“The EOS C300 camera has such incredible low-light sensitivity and such great image quality at 3200 ISO, we were able to shoot in almost any environment as long as there were street lights or something that gave us some ambient light,” Christiaansen explained. “The more lights there are – like storefronts and shops and interior lighting – the better it looked. We walked around using battery-operated LED lighting and two small 125-watt HMI par lights. We didn’t need a load of camera cars following us around with big generators, cabling and a bunch of gear to light up the streets. Additionally, battery power on the EOS C300 camera was never an issue. We were able to work fast and clean.”
In combination with its low-light capabilities, the Canon EOS C300 camera’s lightweight, highly mobile camera body (weighing less than four pounds), was also a major benefit to the production team’s ability to capture ample amounts of challenging coverage in a short space of time.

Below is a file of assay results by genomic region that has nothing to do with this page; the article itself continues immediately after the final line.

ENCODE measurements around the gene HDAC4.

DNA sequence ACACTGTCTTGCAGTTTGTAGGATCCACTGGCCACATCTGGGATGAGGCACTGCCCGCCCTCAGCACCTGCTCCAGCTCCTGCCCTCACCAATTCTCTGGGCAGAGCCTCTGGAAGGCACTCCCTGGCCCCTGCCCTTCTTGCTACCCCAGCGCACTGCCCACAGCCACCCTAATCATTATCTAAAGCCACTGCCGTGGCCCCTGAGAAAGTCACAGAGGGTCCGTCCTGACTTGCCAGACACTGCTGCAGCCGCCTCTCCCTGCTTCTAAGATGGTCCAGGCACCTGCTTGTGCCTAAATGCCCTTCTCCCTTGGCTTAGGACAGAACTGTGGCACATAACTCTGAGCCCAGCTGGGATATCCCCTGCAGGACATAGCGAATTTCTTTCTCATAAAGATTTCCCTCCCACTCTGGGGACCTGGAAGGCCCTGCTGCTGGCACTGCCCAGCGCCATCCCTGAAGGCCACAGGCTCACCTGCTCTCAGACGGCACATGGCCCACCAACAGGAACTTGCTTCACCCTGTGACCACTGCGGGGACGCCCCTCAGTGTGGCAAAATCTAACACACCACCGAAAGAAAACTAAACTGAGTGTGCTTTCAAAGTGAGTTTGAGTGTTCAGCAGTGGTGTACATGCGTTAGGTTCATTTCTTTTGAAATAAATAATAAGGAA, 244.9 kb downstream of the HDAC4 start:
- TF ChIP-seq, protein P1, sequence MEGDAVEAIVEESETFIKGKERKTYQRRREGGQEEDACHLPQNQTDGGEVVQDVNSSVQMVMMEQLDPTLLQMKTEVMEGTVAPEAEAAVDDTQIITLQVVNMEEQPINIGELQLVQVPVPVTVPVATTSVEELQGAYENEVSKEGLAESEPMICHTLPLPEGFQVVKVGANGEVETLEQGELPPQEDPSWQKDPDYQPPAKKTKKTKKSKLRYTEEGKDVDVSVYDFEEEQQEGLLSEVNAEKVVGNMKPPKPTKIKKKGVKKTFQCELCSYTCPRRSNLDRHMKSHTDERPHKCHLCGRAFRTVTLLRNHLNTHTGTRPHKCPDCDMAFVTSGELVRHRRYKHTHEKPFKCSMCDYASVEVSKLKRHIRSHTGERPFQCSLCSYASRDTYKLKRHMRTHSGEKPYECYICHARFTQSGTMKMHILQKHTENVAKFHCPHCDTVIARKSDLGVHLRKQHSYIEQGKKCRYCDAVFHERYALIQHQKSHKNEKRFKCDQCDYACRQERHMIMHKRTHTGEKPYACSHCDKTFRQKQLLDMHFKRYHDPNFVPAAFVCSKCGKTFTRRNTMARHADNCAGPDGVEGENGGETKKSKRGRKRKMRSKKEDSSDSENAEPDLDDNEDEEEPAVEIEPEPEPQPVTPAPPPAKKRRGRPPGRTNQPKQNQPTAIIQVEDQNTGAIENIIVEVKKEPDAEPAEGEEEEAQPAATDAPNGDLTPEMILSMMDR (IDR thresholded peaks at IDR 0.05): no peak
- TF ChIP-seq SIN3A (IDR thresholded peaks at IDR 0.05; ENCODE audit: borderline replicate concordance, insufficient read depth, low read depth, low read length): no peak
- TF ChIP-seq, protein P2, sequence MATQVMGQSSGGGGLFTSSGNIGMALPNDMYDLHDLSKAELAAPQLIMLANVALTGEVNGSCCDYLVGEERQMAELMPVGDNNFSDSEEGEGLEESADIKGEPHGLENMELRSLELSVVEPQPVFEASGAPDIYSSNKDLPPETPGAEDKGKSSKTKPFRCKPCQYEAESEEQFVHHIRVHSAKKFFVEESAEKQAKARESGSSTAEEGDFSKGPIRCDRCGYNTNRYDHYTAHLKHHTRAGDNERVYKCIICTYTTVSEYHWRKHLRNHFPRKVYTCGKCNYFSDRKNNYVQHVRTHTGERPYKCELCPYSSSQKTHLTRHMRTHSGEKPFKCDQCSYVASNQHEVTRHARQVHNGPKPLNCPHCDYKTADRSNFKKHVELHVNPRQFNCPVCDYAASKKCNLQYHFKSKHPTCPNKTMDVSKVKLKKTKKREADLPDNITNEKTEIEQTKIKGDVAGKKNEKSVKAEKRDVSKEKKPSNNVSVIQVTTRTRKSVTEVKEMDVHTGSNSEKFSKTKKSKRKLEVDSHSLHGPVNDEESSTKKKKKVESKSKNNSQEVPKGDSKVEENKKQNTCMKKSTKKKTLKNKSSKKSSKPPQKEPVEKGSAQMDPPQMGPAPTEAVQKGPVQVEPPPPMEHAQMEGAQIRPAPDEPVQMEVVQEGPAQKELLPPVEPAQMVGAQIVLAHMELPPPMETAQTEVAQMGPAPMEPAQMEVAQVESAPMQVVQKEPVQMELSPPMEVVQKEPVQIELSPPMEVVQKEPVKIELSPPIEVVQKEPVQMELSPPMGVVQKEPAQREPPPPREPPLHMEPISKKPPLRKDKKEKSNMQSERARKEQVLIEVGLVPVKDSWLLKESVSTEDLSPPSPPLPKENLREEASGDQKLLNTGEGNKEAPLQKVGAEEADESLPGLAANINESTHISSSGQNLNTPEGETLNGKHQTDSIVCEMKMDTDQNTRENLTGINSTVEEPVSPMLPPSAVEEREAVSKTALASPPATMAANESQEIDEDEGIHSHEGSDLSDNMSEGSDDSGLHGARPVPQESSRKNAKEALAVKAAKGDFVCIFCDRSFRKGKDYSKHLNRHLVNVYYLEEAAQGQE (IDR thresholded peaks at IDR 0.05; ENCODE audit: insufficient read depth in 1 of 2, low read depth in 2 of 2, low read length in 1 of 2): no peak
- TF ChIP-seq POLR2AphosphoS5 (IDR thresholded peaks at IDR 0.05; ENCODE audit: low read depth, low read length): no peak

“The EOS C300 camera is so small we were able to be very flexible,” Christiaansen noted. “It was easy to get handheld angles inside the car for interior-driving dialogue scenes of our spokesperson. We used Canon prime lenses in there. The lightweight design of the EOS C300 cameras made it easy to rig them to the outside of the cars as well. We hung an EOS C300 camera off a remote head on a spring-mount suspension arm bolted to our pickup truck for moving car-to-car shots, both leading and chasing the car we were photographing, as it drove through the streets. You can also ‘bungee-cam’ the EOS C300 camera very easily off of anything. The camera performed exactly as I expected it would and the spots came out great.”